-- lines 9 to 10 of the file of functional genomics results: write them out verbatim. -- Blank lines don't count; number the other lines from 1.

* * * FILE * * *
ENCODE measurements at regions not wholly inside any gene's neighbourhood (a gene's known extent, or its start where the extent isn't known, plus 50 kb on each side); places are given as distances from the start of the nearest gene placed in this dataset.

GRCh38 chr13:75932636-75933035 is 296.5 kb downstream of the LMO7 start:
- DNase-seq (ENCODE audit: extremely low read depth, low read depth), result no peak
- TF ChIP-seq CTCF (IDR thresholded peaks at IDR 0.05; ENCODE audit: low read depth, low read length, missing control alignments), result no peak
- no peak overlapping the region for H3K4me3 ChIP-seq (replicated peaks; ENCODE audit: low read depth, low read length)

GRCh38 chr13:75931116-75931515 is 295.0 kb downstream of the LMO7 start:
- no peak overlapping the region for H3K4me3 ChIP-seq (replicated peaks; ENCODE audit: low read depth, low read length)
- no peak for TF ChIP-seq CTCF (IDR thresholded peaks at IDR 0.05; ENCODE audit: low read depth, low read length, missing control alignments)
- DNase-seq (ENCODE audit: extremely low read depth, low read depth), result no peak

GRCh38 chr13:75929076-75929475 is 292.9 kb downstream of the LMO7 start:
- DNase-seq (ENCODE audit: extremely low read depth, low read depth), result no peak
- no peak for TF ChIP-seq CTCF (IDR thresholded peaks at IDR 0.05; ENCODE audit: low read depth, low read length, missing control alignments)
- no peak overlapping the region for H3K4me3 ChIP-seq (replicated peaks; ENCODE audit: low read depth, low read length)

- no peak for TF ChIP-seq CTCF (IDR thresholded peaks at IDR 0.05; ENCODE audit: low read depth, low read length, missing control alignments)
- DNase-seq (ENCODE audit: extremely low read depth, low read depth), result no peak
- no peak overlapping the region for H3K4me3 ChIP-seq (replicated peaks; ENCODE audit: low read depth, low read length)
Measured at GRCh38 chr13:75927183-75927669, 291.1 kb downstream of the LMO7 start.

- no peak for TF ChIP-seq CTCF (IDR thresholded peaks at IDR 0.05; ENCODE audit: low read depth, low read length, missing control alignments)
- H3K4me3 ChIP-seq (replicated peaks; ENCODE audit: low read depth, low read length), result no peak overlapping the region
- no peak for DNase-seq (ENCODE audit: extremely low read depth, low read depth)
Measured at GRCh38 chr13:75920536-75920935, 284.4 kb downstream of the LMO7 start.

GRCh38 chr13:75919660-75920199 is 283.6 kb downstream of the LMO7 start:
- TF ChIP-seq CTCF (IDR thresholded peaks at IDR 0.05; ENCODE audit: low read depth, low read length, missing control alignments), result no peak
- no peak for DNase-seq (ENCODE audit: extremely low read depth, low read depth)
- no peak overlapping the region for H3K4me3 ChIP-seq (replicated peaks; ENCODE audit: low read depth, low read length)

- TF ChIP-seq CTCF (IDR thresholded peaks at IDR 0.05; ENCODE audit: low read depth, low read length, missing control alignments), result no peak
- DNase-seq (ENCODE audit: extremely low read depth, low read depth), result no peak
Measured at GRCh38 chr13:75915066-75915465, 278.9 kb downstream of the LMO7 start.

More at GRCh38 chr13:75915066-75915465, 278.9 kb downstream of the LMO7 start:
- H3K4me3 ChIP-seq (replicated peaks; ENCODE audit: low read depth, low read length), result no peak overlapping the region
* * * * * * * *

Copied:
- DNase-seq (ENCODE audit: extremely low read depth, low read depth), result no peak

GRCh38 chr13:75929076-75929475 is 292.9 kb downstream of the LMO7 start: